Here, we cannot say that the trial court abused its discretion in admitting Mann's out of court statements. The record shows that Mann had a close relationship to Fox and revealed that she had no motive to lie to Fox and Carter about her issues with Appellant. Therefore, the trial court was authorized to conclude that there were circumstantial guarantees of trustworthiness such that it could admit Mann's out of court statements under Rule 807. Although the trial court noted concern that Mann had appeared confused and was possibly suffering from dementia when she made the out of court statements to Carter and Fox, the trial court found that her mental state did not impair the trustworthiness of her statements and uncertainty about an unavailable declarant's mental state alone is not sufficient for this Court to overturn the trial court's admissibility ruling when other factors of trustworthiness support the trial court's exercise of discretion in applying Rule 807. See, e.g., Davenport, 309 Ga. at 391, 846 S.E.2d 83 (declining to overturn the trial court's admissibility ruling pursuant to the residual exception solely because the declarant had “substance abuse and mental illness issues”). Because we cannot say that the trial court abused its discretion in allowing Mann's out of court statements into evidence pursuant to Rule 807, Appellant's claim fails.
(b) Confrontation Clause
Appellant also contends that the trial court erred in admitting Mann's statements because such statements were inadmissible under the Confrontation Clause in the Sixth Amendment to the United States Constitution. The Confrontation Clause provides that “[i]n all criminal prosecutions, the accused shall enjoy the right ․ to be confronted with the witnesses against him.” U.S. Const. Amend. VI. “The Confrontation Clause generally prohibits the admission of out-of-court testimonial statements made by a declarant who is unavailable for cross-examination.” Stafford v. State, 312 Ga. 811, 824 (5) (b), 865 S.E.2d 116 (2021). “A statement is testimonial if its primary purpose was to establish evidence that could be used in a future prosecution.” Id. (citation omitted). This Court has held that nontestimonial statements include statements made to law enforcement that are “intended to describe current circumstances that required immediate police action.” McCord v. State, 305 Ga. 318, 323 (2) (a) (i), 825 S.E.2d 122 (2019).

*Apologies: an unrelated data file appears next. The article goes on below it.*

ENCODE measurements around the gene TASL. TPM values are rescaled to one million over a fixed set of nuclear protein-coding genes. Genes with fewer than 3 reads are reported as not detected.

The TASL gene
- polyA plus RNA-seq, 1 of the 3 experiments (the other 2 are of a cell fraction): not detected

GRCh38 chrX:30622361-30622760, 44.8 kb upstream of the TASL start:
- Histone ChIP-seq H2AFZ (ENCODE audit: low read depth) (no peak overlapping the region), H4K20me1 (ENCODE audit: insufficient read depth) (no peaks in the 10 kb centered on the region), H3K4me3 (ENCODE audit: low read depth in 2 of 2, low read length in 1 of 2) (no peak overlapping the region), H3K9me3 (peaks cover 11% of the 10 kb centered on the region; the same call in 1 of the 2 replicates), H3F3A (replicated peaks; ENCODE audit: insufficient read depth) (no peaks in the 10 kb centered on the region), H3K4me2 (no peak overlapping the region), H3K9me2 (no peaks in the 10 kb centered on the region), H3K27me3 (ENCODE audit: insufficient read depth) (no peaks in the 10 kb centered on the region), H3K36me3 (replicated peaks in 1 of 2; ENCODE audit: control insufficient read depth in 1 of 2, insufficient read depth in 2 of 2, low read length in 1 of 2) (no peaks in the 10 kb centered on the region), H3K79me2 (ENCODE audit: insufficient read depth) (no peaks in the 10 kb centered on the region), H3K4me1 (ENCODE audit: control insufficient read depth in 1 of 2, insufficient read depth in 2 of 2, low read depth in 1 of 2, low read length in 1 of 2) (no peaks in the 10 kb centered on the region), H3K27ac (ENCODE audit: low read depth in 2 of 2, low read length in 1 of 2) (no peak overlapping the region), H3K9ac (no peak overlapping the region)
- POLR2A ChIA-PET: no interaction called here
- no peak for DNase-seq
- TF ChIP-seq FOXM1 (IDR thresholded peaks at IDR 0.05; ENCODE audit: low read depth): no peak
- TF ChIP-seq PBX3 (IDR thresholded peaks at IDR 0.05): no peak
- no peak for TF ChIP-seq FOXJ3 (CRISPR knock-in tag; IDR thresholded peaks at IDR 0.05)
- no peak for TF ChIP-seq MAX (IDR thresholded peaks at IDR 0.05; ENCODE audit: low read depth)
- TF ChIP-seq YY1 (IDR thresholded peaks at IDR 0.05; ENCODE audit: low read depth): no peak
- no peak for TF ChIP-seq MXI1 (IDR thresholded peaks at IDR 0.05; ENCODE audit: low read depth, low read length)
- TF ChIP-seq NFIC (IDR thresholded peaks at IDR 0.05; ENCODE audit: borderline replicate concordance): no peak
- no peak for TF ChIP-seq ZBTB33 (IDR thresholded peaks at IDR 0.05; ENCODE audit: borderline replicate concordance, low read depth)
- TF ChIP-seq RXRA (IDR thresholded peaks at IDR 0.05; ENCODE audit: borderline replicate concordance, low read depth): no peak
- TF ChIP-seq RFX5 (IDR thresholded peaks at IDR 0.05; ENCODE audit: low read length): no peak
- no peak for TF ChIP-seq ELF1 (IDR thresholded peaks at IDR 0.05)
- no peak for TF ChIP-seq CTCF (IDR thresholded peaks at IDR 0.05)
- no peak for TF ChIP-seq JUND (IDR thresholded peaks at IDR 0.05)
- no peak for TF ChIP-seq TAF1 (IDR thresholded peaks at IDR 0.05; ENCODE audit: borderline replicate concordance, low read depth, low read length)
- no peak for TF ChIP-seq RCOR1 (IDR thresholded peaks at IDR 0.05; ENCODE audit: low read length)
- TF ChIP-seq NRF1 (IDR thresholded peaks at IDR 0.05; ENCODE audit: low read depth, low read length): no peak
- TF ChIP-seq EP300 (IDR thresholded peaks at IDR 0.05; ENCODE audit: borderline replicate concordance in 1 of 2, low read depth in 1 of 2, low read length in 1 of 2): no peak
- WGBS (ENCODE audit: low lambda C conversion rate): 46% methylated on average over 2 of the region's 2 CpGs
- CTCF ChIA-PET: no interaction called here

Because Appellant did not object to the admission of the testimony on the ground of a Confrontation Clause violation at the trial level, we review Appellant's claim only for plain error. See McKinney v. State, 307 Ga. 129, 133 (2), 834 S.E.2d 741 (2019) (explaining that, pursuant to OCGA § 24-1-103 (d), a claim of a Confrontation Clause violation is reviewed only for plain error if no such objection is made at trial). To establish plain error, Appellant
must point to an error that was not affirmatively waived, the error must have been clear and not open to reasonable dispute, the error must have affected his substantial rights, and the error must have seriously affected the fairness, integrity or public reputation of judicial proceedings.
Kemp v. State, 303 Ga. 385, 397-398 (3), 810 S.E.2d 515 (2018) (citation and punctuation omitted).
Here, the trial court did not commit error—much less plain error—by admitting Mann's statements into evidence, as her statements are nontestimonial and, therefore, do not trigger the protections of the Confrontation Clause. See Johnson v. State, 294 Ga. 86, 91 (6), 750 S.E.2d 347 (2013) (holding that the admission of nontestimonial hearsay did not run afoul of the Confrontation Clause). Mann's statements to Carter concerning Appellant's emotional and verbal abuse and her desire to get Appellant out of her home were not testimonial, as they “were not made to assist a future prosecution.” Denson v. State, 307 Ga. 545, 548 (2), 837 S.E.2d 261 (2019). Rather, the record shows that Mann specifically requested that Carter not contact law enforcement because she did not want to incriminate Appellant.